Our first meeting with the Abu Sharea-Abu Jasser family in Gaza

This week we have a lovely post from Katy Colley about their first ‘Family Matters’ meeting with our very own Raja’a.

A photo taken during the session by Alex

As I waited nervously with my family, all seated on the couch together, I wondered if this would work. Could we really connect with another family in Gaza – a place which has been under an illegal blockade for 13 years? Rajaa’s family from Al Sabra, East of Gaza City, seemed so warm and friendly in their video message to us but in real life we would never have had an opportunity to come together as they are not allowed to leave Gaza and we would not be able to get a permit to enter. But now, thanks to the Hands Up project and the amazing powers of the internet, we could meet each other, face to face, from the comfort of our own living rooms.

Suddenly the screen flickered to life and here they were! All seven, seated on their sofa in front of us – the three older girls Salma, 10, Alma, 8 and Judy, 6, twin boys Ahmed and Adam, dad Mohammad and mum Raja’a with her warm smile and perfect English, ready to help us all communicate with one another.

It was a fantastic meeting. We were keen to learn more about their lives and they told us they are currently under a partial lockdown because of Covid, with all the schools out, though Mohammed is still able to work part time. Meanwhile, the children keep themselves busy playing outside, riding bikes and drawing – just like ours. In fact, Raja’s eldest daughter Salma and my eldest Erin share a passion for art, exchanging pictures on Zoom.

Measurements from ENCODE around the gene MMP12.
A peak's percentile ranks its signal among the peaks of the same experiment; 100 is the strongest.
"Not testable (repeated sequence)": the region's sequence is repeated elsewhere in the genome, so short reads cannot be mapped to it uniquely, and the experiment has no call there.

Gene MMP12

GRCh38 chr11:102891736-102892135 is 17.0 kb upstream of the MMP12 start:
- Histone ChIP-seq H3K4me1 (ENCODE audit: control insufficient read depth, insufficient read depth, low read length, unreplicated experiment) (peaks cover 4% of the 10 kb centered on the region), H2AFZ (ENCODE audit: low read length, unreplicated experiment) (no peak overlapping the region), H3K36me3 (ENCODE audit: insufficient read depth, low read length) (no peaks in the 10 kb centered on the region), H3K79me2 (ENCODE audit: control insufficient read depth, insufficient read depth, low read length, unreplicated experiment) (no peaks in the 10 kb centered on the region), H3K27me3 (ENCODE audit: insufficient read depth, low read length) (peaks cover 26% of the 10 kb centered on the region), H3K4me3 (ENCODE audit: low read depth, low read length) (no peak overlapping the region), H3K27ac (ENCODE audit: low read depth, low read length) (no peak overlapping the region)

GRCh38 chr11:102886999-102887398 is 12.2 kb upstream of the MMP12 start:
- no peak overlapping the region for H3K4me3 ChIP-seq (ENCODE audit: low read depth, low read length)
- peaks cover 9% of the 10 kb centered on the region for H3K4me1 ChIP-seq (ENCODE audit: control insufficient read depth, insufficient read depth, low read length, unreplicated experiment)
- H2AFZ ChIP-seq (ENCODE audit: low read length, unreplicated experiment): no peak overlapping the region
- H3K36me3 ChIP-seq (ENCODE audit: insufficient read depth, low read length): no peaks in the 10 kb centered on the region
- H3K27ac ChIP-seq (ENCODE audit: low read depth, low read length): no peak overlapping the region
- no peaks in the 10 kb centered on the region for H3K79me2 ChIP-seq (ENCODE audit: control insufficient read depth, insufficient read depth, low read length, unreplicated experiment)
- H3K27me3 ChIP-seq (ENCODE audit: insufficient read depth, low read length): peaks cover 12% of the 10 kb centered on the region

‘They’re really good,’ Erin whispered to me on the couch, admiring Salma’s figurative drawings. ‘I’d like to draw like that.’

Since Raja’a is the most proficient English speaker she did most of the talking for her family, although Phil exchanged a few words of Arabic with her husband Mohammad and we found out a little bit more about them both. Raja’a is an English language school teacher and Mohammed an architect and accountant, though he has a PhD in Political Science. She too has an impressive educational background in civil engineering. They live in a duplex with Mohammed’s family in the same block and though the children enjoy going to the beach, they are not able to do this as much as they like right now because of the pandemic.

Likewise, we told them something about our lives in Brede, East Sussex, running a campsite and living in the countryside. I showed them one of Phil’s squashes that he grows on his vegetable patch and described some of the dishes we cook. Then, a revelation.